PUBLISHED ON 30 OCT 2017 BY MELANIE LAWRENCE
If you have already been looking for an office chair, then you know that there is a ton of options out there.
They are also priced differently - you can literally get a chair for less than $100 or you can spend a mini-fortune investing into something priced at over $1000.
Today I am going to show you what you can expect from an office chair under $200 and give you 4 best options to consider in 2017.
Let's get to it (click to navigate):
Modway Articulate (full review) is a very cute and good-looking chair that is priced at the lower range of the spectrum.
Is it the best office chair under 200 dollars?
Quite possibly - yes.
For the price Modway Articulate has an impressive amount of adjustment controls, which I find to be absolutely necessary for comfort while sitting.
Office Star (full review) is another chair in my review and I really like it for its style.
It's a bit more expensive than Articulate, but is still within the 200-dollar range.
The armrests can't be adjusted, but you still can flip them up and down.
This chair has a number of designs and it is Mesh Managers Chair that I mention here.
Alera Elusion (full review)...I love this chair!
It has been on the market for a long time and, in my humble opinion, may well be the best office chair under 200 dollars out there.
I think that, because unlike other chairs, Elusion comes in two different sizes, which are mid- and high-back, so it can really fit well a lot of people.
Modway Veer (full review) a drafting stool for people working on projects and hobbies and has a footrest and a 360 degree swivel.
It has a breathable form fitted mesh back with padded waterfall edge to keep your thigh and back posture perfect.
It has a user friendly tilt that keeps your back locked in place and a control knob that adjusts the seat to fit your body weight perfectly.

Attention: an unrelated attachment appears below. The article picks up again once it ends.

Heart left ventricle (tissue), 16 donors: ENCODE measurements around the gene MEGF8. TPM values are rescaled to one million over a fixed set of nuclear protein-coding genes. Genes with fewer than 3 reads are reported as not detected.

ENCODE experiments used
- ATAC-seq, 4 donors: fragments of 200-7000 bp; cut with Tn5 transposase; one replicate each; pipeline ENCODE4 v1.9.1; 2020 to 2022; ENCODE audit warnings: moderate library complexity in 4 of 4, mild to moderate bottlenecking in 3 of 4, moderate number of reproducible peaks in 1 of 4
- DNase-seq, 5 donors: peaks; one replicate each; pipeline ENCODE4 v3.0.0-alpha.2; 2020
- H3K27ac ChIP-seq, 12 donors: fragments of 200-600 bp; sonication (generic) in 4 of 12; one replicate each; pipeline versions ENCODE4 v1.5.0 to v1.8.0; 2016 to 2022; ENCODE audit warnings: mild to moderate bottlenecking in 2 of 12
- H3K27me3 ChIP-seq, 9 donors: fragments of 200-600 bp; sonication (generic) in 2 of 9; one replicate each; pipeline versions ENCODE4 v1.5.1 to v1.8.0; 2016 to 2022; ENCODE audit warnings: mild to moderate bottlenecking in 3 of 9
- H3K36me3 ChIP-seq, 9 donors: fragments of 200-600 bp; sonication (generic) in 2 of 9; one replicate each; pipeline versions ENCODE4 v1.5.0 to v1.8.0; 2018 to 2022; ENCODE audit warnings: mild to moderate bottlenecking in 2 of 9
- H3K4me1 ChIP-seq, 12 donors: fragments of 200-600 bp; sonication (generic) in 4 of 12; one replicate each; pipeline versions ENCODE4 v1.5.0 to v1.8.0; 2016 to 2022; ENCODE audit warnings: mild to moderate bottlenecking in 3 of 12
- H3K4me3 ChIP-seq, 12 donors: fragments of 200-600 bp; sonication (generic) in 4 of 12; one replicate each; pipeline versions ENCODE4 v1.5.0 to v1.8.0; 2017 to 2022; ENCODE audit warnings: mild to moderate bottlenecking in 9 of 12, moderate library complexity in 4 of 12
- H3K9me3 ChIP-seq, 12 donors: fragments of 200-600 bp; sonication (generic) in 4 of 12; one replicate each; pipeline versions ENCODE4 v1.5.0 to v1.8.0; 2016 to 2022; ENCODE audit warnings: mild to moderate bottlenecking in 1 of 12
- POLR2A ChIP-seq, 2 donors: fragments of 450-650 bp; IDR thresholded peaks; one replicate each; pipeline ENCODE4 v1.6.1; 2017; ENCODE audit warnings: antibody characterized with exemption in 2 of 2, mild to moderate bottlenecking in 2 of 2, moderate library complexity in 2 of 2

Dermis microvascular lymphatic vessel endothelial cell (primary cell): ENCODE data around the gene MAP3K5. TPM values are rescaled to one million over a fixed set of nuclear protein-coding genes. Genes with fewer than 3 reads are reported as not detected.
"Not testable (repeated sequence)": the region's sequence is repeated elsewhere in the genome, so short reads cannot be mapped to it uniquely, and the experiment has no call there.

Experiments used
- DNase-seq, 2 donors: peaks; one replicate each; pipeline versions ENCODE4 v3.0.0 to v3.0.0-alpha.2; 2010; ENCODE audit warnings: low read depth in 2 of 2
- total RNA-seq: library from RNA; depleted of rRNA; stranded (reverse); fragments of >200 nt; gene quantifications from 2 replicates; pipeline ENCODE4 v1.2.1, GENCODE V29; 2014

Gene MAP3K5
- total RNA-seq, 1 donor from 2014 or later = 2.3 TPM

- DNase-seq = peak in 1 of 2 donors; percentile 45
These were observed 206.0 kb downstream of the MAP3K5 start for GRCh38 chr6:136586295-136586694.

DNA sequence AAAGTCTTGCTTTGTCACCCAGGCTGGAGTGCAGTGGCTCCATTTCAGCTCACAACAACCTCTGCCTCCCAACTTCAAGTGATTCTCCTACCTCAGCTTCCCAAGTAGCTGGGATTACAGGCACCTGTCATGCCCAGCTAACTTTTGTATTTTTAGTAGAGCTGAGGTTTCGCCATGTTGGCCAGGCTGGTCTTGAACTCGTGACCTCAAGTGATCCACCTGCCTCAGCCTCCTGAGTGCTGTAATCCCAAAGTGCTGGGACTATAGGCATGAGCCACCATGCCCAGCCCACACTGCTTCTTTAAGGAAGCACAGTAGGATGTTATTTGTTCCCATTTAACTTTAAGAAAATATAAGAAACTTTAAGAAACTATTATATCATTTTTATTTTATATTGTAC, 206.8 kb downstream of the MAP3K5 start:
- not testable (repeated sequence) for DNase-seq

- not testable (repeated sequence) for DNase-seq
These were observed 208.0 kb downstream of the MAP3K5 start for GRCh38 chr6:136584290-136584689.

Many consumers will assume that they can't get much for their money what it comes to an ergonomic chair under $200.
This is understandable.
Some of the best models around provide a great range of motion on all sorts of features, but do so at a high price.
When a Herman Miller headrest alone costs nearly $200, you question the benefits of these cheaper chairs.
The good news for those on a budget is that many brands try their best to provide great adaptations at this price point.
There are three main components to look at here:
A strong, hydraulic seat height adjustment is essential with all office chairs, no matter their price.
If we can't raise it to sit comfortably at the desk, then there is no point in this.
Cheaper models might not be so easy to use, but they should offer a choice of height increments.
As for the seat back, many buyers will also expect a good tilt.
This can vary from brand to brand, depending on the cost.
Some of the cheapest will be quite minimal in the angle achieved.
Those that want a more flexible chair, say for napping during a long day, may have to look elsewhere.
Then there are the arms.
The general rule here is the higher the price, the greater the options and range of movement.
There are some top products with arms that move in a 360 degree motion for great comfort and adaptability.
Many are also removable.
However, at this price point you are most likely to find a more basic movement.
This means up and down and back and forth.
This talk of the arms rests leads nicely to expectations on comfort with these lower priced office chairs.
Frankly, those that pay triple that for big, cozy cushioned executive chairs wont expect much from the comfort here.
Depending on the model, some could be pleasantly surprised with what they find, while others are proved correct.
There are many cheaper options that do their best to provide just enough cushioning in the right places.
This means a well-padded seat, a waterfall edge to help with circulation issues in the legs and enough support around the back.
Some will have a fixed shape with padding all along the back.
Others will have an adjustable, perhaps even removable lumbar support pillow.